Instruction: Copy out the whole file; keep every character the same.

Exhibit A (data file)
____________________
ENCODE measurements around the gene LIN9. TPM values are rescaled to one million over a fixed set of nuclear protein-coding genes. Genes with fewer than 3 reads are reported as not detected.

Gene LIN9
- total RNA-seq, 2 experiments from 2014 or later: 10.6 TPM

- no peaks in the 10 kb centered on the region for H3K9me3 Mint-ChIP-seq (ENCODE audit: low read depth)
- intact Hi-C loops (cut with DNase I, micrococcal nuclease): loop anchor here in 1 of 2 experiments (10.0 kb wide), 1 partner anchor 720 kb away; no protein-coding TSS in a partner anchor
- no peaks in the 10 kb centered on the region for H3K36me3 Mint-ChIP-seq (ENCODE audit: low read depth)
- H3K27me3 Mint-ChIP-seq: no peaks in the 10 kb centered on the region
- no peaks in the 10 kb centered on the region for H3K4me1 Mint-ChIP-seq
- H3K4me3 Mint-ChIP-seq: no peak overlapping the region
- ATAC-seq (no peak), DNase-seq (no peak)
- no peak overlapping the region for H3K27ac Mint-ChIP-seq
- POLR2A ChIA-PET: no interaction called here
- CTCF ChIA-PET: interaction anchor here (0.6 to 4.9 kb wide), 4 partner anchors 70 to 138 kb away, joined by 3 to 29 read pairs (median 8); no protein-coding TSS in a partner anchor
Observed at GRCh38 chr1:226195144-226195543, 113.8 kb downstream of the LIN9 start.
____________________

ENCODE measurements around the gene LIN9. TPM values are rescaled to one million over a fixed set of nuclear protein-coding genes. Genes with fewer than 3 reads are reported as not detected.

Gene LIN9
- total RNA-seq, 2 experiments from 2014 or later: 10.6 TPM

- no peaks in the 10 kb centered on the region for H3K9me3 Mint-ChIP-seq (ENCODE audit: low read depth)
- intact Hi-C loops (cut with DNase I, micrococcal nuclease): loop anchor here in 1 of 2 experiments (10.0 kb wide), 1 partner anchor 720 kb away; no protein-coding TSS in a partner anchor
- no peaks in the 10 kb centered on the region for H3K36me3 Mint-ChIP-seq (ENCODE audit: low read depth)
- H3K27me3 Mint-ChIP-seq: no peaks in the 10 kb centered on the region
- no peaks in the 10 kb centered on the region for H3K4me1 Mint-ChIP-seq
- H3K4me3 Mint-ChIP-seq: no peak overlapping the region
- ATAC-seq (no peak), DNase-seq (no peak)
- no peak overlapping the region for H3K27ac Mint-ChIP-seq
- POLR2A ChIA-PET: no interaction called here
- CTCF ChIA-PET: interaction anchor here (0.6 to 4.9 kb wide), 4 partner anchors 70 to 138 kb away, joined by 3 to 29 read pairs (median 8); no protein-coding TSS in a partner anchor
Observed at GRCh38 chr1:226195144-226195543, 113.8 kb downstream of the LIN9 start.